Latest Bark beetle Stories
Activity of the bark beetle is having an impact on both air quality and climate, according to a new report from a team of American scientists published in the journal Environmental Science & Technology.
The hordes of bark beetles that have bored their way through more than 6 billion trees in the western U.S. and British Columbia since the 1990s do more than damage and kill stately pine, spruce and other trees.
Climate change appears to be good news for destructive bark beetles.
Periodic outbreaks of bark beetles can cause annual losses of millions of dollars and pose serious challenges for forest managers, and the suppression of outbreaks is particularly difficult and expensive.
Long thought to produce only one generation of tree-killing offspring annually, some populations of mountain pine beetles now produce two generations per year, dramatically increasing the potential for the bugs to kill lodgepole and ponderosa pine trees.
The southern pine beetle, Dendroctonus frontalis Zimmermann, is a chronic insect pest within pine forests in the southeastern United States.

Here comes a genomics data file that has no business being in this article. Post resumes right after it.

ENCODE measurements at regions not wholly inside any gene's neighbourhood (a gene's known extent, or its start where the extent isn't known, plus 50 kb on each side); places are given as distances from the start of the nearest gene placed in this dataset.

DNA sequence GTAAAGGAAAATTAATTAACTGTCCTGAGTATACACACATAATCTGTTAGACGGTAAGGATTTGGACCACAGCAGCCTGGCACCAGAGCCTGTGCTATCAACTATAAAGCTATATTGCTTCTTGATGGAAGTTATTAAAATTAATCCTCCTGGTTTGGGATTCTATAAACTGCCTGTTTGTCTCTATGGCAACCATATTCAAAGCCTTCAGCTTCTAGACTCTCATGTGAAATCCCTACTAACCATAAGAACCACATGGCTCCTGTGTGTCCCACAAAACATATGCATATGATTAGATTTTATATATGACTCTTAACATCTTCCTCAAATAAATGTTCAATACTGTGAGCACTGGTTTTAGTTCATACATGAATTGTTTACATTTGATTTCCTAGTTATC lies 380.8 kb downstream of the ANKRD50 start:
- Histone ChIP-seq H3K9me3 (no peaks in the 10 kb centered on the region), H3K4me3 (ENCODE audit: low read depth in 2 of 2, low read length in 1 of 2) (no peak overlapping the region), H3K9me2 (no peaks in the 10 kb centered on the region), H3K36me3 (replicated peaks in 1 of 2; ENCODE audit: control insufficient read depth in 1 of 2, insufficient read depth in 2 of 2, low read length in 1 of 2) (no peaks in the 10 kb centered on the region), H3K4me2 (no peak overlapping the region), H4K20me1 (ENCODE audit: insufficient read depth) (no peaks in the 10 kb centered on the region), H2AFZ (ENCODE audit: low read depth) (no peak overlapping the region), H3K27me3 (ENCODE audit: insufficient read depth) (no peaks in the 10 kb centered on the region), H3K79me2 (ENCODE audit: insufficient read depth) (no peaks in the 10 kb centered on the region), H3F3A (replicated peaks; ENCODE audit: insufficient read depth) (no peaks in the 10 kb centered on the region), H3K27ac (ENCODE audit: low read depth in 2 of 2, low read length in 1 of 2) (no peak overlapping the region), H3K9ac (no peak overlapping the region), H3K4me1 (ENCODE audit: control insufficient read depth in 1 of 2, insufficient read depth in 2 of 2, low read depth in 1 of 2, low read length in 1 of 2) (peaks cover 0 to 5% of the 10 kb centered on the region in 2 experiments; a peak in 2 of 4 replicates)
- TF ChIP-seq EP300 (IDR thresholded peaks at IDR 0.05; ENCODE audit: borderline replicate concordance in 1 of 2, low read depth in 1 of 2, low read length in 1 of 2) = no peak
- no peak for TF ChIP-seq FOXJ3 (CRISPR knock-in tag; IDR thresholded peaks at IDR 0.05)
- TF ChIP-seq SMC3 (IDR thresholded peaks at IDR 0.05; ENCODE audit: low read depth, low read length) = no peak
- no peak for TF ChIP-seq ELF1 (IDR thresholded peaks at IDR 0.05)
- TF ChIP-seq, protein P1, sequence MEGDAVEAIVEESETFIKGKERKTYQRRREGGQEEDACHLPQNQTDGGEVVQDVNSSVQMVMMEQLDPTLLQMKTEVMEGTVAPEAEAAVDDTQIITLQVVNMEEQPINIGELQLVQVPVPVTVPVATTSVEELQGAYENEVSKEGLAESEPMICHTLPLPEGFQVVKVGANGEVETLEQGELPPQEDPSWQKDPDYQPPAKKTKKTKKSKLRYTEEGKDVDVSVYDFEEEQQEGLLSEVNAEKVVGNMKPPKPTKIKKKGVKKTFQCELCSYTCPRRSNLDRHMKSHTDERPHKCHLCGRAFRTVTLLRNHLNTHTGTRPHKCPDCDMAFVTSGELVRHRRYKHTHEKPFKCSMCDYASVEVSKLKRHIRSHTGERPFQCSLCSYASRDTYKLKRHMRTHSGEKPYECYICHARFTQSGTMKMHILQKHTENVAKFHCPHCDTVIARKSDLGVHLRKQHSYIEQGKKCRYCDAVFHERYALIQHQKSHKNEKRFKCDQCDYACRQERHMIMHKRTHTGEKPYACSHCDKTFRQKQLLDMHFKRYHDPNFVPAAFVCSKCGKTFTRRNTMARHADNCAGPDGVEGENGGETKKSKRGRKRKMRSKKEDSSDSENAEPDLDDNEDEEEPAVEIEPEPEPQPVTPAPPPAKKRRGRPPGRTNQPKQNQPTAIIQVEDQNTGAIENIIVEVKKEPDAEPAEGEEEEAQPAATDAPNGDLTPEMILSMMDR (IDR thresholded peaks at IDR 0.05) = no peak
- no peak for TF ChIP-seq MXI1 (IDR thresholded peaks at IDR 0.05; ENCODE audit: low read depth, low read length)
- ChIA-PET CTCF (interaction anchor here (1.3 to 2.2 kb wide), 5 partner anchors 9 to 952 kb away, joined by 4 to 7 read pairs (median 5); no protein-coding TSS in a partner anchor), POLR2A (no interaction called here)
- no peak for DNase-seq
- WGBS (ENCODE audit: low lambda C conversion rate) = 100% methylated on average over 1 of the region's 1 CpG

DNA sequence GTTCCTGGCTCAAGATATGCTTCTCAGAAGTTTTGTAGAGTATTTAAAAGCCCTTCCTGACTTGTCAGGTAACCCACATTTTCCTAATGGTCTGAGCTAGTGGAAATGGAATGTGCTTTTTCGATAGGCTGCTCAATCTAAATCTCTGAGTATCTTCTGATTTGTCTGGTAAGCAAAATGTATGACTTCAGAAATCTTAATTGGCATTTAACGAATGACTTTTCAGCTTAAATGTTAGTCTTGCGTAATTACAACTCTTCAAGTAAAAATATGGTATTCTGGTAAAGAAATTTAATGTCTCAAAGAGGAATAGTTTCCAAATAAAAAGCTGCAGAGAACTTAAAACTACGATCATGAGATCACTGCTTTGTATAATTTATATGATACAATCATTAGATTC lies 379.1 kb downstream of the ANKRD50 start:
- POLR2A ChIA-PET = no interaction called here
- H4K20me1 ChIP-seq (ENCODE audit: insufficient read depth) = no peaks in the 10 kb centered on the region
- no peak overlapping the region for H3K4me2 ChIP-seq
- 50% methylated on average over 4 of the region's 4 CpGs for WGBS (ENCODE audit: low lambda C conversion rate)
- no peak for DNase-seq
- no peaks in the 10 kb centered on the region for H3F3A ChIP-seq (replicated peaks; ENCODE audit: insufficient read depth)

North Carolina State University researchers have found that a subset of fungus-farming ambrosia beetles may be in the early stages of a global epidemic threatening a number of economically important trees, including avocados, poplars and oaks.
Lodgepole pine, a hardy tree species that can thrive in cold temperatures and plays a key role in many western ecosystems, is already shrinking in range as a result of climate change â€“ and may almost disappear from most of the Pacific Northwest by 2080, a new study concludes.
A new beetle-kill floor has been installed at Mi Cocina Mexican Restaurant in Littleton, Colorado.
UBC researchers have helped developed a cheaper, faster way to compile draft genome sequences that could advance the fight against mountain pine beetle (MPB) infestation and improve cancer research.
- Emitting flashes of light; glittering.